Director Gans (Crying Freeman, Brotherhood Of The Wolf) has remained painstakingly faithful to the mood and look of the original game. Not only has his talented art department recreated the entire town of Silent Hill in its radically different states of existence (from rain-soaked reality to ash-grey ghost town to dark hell), but even the unsettling camera angles utilised in iconic sets like the Midwich Elementary School, the Grand Hotel and the Brookhaven Hospital have been lifted wholesale from the game's unnerving use of perspective.

If the terrain seems creepily familiar, some fundamental changes in the story ensure that even the most ardent connoisseurs of the game will quickly lose their bearings and become as deliriously disoriented as the protagonist - a character who herself has been entirely re-invented (and re-sexed) to replace the original game's Harry Mason, and whose unbreakable maternal bond to her child brings with it shades of Dark Water and The Forgotten.

In fact, Silent Hill brims with respectful evocations (although not slavish imitations) of supernatural classics as varied as Jacob's Ladder, The Shining, Paperhouse, Hellraiser and The Village, and half the fun here is seeing how Gans interweaves so many cinematic layers into the game's texture.

The film's biggest fault is Roger Avary's screenplay, which in its ingenious conversion of the game's backstory to a workable, if dizzying, narrative, has unfortunately made bloody casualties of elements like credible dialogue and characterisation. Here talk is purely functional, with none of the zing that Avary achieved in his writing on Pulp Fiction or The Rules Of Attraction.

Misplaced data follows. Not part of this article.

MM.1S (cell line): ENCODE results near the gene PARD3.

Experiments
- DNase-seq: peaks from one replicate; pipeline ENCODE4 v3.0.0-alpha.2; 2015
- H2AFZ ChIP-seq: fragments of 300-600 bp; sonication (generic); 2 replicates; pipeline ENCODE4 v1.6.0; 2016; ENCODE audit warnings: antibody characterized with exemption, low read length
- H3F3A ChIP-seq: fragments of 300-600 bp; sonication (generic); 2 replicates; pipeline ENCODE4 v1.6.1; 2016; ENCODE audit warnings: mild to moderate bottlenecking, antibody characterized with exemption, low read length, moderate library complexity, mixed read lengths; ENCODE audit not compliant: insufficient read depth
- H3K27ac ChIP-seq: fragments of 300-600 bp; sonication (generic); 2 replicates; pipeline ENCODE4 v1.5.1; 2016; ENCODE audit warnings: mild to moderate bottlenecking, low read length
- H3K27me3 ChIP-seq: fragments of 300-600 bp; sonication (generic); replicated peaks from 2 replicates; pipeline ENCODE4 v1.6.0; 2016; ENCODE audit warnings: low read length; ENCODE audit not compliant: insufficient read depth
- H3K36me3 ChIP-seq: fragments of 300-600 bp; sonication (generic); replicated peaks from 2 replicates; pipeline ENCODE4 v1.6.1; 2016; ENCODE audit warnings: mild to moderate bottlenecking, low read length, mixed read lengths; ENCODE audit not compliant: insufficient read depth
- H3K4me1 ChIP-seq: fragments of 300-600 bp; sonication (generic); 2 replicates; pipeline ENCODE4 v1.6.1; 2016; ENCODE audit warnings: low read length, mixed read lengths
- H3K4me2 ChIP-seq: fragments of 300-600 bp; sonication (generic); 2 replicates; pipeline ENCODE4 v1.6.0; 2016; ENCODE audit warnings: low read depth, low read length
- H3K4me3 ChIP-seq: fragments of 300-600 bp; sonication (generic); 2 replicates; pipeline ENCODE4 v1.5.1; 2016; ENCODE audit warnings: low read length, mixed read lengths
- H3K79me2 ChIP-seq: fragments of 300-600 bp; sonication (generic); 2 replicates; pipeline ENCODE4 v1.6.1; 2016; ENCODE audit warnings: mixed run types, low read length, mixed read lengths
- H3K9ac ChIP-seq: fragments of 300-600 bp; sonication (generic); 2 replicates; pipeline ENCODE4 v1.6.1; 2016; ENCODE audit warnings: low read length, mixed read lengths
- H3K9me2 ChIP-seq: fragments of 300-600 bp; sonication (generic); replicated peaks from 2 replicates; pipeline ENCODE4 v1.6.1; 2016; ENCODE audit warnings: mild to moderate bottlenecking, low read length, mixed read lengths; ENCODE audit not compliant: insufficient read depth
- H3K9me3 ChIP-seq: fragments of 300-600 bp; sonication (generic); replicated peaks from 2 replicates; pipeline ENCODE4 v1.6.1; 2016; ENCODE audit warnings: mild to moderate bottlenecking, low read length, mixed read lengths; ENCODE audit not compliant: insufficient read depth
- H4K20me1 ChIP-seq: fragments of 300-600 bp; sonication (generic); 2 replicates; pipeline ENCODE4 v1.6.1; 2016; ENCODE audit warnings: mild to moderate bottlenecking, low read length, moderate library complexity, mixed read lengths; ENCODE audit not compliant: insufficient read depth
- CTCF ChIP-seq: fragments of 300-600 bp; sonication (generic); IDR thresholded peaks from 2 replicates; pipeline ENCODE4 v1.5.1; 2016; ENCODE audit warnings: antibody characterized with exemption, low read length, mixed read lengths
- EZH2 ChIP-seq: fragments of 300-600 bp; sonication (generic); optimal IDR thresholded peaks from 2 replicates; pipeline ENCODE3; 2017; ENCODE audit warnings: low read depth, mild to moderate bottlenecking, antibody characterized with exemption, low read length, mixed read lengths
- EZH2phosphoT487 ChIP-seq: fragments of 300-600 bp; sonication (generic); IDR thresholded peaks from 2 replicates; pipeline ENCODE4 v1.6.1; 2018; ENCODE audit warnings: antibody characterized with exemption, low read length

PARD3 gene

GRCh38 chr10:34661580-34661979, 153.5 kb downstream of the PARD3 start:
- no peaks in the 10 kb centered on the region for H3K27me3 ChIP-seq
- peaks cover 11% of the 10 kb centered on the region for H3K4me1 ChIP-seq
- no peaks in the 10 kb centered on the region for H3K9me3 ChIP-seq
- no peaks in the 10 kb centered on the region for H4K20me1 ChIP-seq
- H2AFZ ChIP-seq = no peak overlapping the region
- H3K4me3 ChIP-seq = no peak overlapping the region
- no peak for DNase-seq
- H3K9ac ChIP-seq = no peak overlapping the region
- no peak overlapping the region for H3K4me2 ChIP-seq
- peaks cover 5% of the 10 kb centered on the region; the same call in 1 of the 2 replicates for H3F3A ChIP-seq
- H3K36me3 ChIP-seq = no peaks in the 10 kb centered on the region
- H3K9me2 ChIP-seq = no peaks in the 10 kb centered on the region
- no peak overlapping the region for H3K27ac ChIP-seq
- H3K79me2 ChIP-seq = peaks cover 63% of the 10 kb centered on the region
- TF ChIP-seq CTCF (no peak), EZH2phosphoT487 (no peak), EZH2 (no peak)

Offsetting this, though, are creative doses of grand guignol (including one sequence in which a woman is stripped in mere seconds of first her clothes and then her skin), a nightmarish panoply of monstrous entities (rendered in an effective combination of latex costuming and post-production CGI), and some topical reflections on the dangers inherent in crusading witch hunts. And although it is rarely if ever jump-out-of-your-seat scary, Silent Hill is an unremittingly creepy municipality of the mind where motherhood, mystery and madness have come home to stay.

In a nutshell: An exquisitely designed portrait of a nightmare world, Silent Hill is the best horror film yet to have been inspired by a video game.

By Anton Bitel

Cast & Connections

  • Actor: Kim Coates, Jodelle Ferland, Sean Bean, Christopher Britton, Alice Krige, Laurie Holden, Deborah Kara Unger, Radha Mitchell, Tanya Allen
  • Director: Christophe Gans
  • Screen Writer: Roger Avary, Roger Roberts
  • Writer (Story): Nicolas Boukhrief, Christophe Gans
  • Producer: Samuel Hadida, Don Carmody
  • Photographer: Dan Laustsen
  • Composer: Jeff Danna, Akira Yamaoka